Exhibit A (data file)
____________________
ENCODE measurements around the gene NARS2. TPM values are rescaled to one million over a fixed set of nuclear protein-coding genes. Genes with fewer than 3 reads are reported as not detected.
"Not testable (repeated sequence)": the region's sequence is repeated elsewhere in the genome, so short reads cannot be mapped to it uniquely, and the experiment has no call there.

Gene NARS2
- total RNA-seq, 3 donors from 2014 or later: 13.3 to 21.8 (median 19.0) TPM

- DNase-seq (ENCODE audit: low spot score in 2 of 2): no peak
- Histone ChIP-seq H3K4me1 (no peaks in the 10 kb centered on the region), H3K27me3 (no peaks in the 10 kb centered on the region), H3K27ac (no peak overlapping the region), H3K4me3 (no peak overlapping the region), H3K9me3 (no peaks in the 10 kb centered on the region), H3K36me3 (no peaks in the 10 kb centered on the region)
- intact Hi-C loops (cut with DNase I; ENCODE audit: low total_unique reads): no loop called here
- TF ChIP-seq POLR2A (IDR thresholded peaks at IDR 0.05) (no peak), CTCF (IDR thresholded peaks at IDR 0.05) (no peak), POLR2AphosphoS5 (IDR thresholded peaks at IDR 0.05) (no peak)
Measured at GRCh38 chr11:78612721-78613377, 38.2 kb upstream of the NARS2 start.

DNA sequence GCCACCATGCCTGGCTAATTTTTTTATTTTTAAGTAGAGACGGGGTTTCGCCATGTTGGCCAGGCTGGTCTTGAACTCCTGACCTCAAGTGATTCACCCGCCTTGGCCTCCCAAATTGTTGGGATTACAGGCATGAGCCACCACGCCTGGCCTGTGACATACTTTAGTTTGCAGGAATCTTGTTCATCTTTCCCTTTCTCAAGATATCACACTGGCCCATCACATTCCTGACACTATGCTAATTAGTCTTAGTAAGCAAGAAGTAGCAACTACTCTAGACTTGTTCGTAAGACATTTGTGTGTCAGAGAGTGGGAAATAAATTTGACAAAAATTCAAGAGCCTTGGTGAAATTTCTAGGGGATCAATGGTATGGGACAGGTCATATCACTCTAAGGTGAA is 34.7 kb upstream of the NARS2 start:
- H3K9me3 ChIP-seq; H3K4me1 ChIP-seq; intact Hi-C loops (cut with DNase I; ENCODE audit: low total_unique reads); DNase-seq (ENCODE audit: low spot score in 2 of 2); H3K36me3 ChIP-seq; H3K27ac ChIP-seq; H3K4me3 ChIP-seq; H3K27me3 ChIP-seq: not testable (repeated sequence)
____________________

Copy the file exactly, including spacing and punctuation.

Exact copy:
ENCODE measurements around the gene NARS2. TPM values are rescaled to one million over a fixed set of nuclear protein-coding genes. Genes with fewer than 3 reads are reported as not detected.
"Not testable (repeated sequence)": the region's sequence is repeated elsewhere in the genome, so short reads cannot be mapped to it uniquely, and the experiment has no call there.

Gene NARS2
- total RNA-seq, 3 donors from 2014 or later: 13.3 to 21.8 (median 19.0) TPM

- DNase-seq (ENCODE audit: low spot score in 2 of 2): no peak
- Histone ChIP-seq H3K4me1 (no peaks in the 10 kb centered on the region), H3K27me3 (no peaks in the 10 kb centered on the region), H3K27ac (no peak overlapping the region), H3K4me3 (no peak overlapping the region), H3K9me3 (no peaks in the 10 kb centered on the region), H3K36me3 (no peaks in the 10 kb centered on the region)
- intact Hi-C loops (cut with DNase I; ENCODE audit: low total_unique reads): no loop called here
- TF ChIP-seq POLR2A (IDR thresholded peaks at IDR 0.05) (no peak), CTCF (IDR thresholded peaks at IDR 0.05) (no peak), POLR2AphosphoS5 (IDR thresholded peaks at IDR 0.05) (no peak)
Measured at GRCh38 chr11:78612721-78613377, 38.2 kb upstream of the NARS2 start.

DNA sequence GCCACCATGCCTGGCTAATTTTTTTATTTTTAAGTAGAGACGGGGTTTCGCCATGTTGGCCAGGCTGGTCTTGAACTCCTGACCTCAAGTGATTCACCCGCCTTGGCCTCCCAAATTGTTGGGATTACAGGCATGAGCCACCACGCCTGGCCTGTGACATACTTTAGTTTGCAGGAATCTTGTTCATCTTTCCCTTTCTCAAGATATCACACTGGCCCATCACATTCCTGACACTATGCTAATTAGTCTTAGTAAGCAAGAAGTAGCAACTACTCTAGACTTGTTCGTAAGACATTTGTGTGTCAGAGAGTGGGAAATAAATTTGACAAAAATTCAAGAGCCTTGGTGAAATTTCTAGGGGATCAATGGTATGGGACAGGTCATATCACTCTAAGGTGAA is 34.7 kb upstream of the NARS2 start:
- H3K9me3 ChIP-seq; H3K4me1 ChIP-seq; intact Hi-C loops (cut with DNase I; ENCODE audit: low total_unique reads); DNase-seq (ENCODE audit: low spot score in 2 of 2); H3K36me3 ChIP-seq; H3K27ac ChIP-seq; H3K4me3 ChIP-seq; H3K27me3 ChIP-seq: not testable (repeated sequence)